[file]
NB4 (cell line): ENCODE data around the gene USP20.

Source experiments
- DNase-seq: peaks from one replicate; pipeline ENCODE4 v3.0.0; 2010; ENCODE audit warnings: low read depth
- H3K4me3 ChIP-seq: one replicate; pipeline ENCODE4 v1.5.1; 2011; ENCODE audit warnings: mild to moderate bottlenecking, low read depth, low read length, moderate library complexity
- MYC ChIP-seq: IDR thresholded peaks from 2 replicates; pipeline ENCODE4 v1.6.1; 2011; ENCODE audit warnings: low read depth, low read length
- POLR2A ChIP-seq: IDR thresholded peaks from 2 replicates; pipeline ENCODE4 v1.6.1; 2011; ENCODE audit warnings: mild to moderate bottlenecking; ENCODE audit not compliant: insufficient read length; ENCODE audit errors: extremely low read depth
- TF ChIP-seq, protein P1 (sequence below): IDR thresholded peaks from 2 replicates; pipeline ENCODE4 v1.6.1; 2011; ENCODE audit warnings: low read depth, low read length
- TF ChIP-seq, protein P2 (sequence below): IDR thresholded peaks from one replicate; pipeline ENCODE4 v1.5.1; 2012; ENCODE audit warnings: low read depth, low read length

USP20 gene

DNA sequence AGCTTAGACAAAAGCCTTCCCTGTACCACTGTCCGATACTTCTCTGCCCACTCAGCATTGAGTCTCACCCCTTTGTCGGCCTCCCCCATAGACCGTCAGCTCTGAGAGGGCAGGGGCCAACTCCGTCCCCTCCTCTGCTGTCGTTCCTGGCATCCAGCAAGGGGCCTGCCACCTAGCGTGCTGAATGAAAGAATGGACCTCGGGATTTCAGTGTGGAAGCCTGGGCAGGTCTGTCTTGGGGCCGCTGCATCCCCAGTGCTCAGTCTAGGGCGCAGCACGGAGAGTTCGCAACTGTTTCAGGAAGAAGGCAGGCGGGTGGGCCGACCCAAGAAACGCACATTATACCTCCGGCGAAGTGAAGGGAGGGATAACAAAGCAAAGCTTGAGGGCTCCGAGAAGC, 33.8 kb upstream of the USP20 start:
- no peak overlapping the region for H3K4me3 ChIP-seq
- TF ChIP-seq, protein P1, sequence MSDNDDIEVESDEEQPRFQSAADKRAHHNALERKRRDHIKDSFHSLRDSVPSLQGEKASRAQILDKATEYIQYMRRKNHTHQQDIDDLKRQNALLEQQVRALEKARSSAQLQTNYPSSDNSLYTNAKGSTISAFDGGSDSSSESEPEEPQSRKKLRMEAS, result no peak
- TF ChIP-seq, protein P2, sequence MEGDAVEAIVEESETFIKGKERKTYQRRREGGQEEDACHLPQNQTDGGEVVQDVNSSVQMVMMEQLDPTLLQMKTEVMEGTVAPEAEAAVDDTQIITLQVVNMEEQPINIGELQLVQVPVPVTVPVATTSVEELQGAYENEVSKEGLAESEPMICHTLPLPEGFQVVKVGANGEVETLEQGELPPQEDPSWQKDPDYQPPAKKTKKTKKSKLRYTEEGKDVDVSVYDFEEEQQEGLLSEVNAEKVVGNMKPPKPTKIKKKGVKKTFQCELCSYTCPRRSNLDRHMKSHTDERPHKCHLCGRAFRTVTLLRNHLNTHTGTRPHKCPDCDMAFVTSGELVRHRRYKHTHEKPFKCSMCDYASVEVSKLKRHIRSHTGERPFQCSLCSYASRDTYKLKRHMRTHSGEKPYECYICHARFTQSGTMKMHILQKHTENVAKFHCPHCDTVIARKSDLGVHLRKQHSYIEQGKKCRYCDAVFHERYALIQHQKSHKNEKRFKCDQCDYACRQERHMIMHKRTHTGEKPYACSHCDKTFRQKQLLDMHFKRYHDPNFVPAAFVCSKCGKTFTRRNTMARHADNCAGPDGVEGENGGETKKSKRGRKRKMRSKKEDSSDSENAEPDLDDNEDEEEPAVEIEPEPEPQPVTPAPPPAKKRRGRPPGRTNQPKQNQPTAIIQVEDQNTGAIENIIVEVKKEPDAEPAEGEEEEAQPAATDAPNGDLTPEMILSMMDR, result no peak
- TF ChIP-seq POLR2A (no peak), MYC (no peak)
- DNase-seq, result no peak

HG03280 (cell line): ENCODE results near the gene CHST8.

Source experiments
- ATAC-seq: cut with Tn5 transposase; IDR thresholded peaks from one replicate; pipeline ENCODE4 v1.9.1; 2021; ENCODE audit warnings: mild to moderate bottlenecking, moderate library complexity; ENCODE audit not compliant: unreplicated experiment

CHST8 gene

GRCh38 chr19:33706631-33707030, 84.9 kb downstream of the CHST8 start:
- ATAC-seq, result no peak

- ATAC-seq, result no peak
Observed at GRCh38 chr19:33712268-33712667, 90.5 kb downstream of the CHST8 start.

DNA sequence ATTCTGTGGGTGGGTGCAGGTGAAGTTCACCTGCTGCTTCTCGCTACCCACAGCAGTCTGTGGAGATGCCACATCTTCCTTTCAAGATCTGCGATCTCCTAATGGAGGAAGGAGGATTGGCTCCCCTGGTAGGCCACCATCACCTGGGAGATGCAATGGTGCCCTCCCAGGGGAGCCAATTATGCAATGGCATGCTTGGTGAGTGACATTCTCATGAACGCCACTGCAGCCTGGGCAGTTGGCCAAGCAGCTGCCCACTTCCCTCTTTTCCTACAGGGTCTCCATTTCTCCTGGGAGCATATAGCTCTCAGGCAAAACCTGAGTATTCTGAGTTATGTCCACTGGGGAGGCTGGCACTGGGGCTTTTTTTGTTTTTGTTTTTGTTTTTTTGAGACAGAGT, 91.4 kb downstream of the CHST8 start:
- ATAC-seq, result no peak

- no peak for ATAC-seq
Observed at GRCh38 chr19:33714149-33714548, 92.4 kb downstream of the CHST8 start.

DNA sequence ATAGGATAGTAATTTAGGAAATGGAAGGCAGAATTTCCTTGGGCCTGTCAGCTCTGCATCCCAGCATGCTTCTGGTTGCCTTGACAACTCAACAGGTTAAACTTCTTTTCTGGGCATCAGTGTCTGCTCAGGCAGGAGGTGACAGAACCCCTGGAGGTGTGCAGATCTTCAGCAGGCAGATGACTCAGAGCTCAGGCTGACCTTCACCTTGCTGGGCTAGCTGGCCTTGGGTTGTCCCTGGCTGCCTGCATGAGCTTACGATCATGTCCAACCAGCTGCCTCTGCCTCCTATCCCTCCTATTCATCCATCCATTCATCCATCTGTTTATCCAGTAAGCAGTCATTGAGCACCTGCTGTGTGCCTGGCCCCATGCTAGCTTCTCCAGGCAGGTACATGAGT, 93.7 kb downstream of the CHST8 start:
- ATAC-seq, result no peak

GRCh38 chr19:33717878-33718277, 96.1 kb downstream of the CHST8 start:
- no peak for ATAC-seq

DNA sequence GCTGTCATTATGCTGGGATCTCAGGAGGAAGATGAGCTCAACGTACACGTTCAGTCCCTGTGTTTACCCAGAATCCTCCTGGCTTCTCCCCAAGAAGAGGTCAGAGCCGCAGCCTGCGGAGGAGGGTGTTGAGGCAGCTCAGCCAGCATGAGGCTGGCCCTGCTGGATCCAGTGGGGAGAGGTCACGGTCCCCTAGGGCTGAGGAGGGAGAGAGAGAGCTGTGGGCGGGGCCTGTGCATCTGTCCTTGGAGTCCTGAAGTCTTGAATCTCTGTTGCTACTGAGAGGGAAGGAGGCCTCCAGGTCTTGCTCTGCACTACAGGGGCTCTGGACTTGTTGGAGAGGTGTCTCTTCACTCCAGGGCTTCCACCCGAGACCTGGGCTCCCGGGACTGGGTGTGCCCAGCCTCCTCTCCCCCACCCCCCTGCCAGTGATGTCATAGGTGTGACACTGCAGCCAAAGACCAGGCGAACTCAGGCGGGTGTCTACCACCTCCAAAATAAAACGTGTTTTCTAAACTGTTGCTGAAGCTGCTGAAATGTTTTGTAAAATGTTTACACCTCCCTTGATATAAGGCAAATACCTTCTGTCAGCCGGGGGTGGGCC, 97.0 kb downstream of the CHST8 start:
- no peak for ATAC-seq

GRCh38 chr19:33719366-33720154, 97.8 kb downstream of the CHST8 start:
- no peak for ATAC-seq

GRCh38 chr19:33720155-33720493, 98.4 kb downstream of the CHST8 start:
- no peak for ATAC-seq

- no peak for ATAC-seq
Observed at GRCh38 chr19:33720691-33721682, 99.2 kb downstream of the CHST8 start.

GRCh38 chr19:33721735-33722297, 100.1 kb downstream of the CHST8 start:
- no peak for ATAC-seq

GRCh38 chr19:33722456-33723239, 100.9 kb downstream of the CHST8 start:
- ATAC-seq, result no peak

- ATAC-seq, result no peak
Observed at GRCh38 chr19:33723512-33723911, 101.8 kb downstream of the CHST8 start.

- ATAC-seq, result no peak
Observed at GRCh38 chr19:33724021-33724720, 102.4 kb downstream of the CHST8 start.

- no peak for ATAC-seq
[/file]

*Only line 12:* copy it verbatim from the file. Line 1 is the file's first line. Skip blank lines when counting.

- TF ChIP-seq, protein P1, sequence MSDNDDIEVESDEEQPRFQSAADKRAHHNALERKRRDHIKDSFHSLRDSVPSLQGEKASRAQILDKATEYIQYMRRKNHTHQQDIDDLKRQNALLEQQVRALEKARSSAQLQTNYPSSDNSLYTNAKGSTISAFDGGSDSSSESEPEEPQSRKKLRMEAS, result no peak